The problem of prices stems from product shortages
Eileen Sosin Martinez (Progreso Semanal)
HAVANA TIMES – David is 21 and studying economics at the University of Havana. On weekends, when he heads back home in Batabano (in the province of Mayabeque), he works as a street vendor, selling produce. “My parents earn regular salaries. Do you think that you can support someone who’s going to university with 500 pesos a month?” he says, explaining how he and his grandfather decided to pool their savings and buy a cart to sell produce.
At the close of 2015 and beginning of 2016, the prices of greens and root vegetables have risen considerably, enough to irritate the population and become one of the topics of discussion addressed at the recent National Assembly of the People’s Power session. “I spent all of New Year’s talking about that,” David tells us.
The products he sells do not appear to reach him in any expeditious manner: from the farmland, they are taken to the El Trigal wholesale market in Havana, and, from there, to the cart. “We’re the third in line, that’s quite a few people in between,” he says.
David has borne the weight of the “bad reputation” street vendors have been given. “People say we’re getting rich off this, and, ultimately, we’re the ones who earn the least. El Trigal operates like a private company, on the basis of supply and demand. They set the prices and you either take them or leave them. I buy products from them like others buy them from me. It’s the same process, but with larger quantities involved.”
How is value established, then? “It depends, prices are high there. Selling here in town isn’t the same as selling out in the countryside. If I charge 10 pesos for a bundle of carrots there, no one’s going to buy it. It depends on whether I know I can sell something or not.”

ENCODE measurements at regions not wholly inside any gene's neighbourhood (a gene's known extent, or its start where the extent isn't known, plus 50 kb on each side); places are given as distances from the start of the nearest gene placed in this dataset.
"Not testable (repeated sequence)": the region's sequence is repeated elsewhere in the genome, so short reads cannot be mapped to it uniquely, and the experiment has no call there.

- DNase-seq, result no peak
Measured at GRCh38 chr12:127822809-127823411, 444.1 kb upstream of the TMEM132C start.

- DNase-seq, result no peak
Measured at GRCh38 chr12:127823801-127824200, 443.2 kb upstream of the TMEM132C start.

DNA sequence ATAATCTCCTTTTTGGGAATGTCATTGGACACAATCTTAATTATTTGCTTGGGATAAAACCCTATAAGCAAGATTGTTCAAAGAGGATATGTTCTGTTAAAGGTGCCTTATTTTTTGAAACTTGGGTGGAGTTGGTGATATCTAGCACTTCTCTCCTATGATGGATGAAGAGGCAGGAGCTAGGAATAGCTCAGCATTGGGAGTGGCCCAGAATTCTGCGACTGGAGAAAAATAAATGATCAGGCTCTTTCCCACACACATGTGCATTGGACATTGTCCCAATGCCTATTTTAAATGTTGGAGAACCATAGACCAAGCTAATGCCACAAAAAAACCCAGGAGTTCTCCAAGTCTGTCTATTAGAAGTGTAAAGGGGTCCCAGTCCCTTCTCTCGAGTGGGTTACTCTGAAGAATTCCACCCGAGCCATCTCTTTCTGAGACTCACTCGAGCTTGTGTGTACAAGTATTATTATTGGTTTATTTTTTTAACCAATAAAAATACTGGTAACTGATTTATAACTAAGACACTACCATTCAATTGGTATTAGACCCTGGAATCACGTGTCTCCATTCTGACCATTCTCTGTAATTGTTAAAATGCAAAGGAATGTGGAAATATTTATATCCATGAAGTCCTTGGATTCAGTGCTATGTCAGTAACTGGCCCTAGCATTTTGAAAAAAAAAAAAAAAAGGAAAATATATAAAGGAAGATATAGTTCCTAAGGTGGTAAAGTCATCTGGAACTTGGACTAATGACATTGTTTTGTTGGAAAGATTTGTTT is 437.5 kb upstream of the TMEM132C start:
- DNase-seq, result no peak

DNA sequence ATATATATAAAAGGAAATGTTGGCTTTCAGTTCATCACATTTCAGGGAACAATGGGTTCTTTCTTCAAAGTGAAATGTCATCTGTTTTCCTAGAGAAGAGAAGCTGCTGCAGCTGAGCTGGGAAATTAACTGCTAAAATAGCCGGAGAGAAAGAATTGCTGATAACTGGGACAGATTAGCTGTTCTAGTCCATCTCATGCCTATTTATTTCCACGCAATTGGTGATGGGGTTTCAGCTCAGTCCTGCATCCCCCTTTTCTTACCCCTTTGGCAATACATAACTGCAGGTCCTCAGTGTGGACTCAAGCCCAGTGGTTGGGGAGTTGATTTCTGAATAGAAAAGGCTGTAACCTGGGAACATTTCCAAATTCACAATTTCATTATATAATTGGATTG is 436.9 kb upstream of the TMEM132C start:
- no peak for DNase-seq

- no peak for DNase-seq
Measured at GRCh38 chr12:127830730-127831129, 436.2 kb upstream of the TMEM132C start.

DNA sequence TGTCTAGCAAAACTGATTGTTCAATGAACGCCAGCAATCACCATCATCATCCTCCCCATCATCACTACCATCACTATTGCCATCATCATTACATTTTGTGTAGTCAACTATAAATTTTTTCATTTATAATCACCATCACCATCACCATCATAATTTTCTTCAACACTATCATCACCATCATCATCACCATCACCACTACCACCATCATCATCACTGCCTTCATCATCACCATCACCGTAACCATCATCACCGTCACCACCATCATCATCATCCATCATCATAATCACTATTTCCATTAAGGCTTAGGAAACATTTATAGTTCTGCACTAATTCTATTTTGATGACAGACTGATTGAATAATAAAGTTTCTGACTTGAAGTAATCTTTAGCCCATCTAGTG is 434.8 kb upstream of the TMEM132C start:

“You calculate a difference and add a small percentage on top. We don’t make as much of a profit as people think, it’s a tiny profit, but it’s enough to live on.”
This is clear to me, but there’s the widespread, almost official, view that, at some point in the delivery chain, “scoundrels” are profiting from people’s urgent needs. David makes a pause, as though about to reveal a great truth. “Look, the real problem with prices has to do with production shortages, it all stems from that.”
During the National Assembly sessions, representative Israel Perez, from Yaguajay, stated that it’s not a question of having a group of people set product prices but of establishing a price ceiling, to prevent profiteering. Cuban President Raul Castro argued that a solution must be sought “the best way possible, even if we make mistakes once again.”
“For instance,” David explains, “a pound of tomatoes now costs 25 pesos, and there are people who buy them. That is to say, supply and demand are more or less balanced, because of prices. “But, if they were to set the pound of tomatoes at 5 pesos, you won’t see a single tomato anywhere within a month’s time. They’ll run out, because everyone will have the 5 pesos to pay for them and everyone’s going to buy them.”
At university, they are now studying political economy, and David, going to the theory, concludes: “like Marx says, you need changes in production, there’s no other way.” Even if you distribute it well, a small amount of something continues to be small.
Even if the response were to establish a price ceiling, David believes he would not suffer too many consequences. “Street vendors would be the most benefitted from what they’re planning. If prices go down, I’m going to continue earning the same. The prices will be lower but I’ll sell more products.”
Nevertheless, they are cautious. “We’re selling what’s left from last year and what we manage to get back home. We have to wait, because any of these sudden measures could make us lose everything.”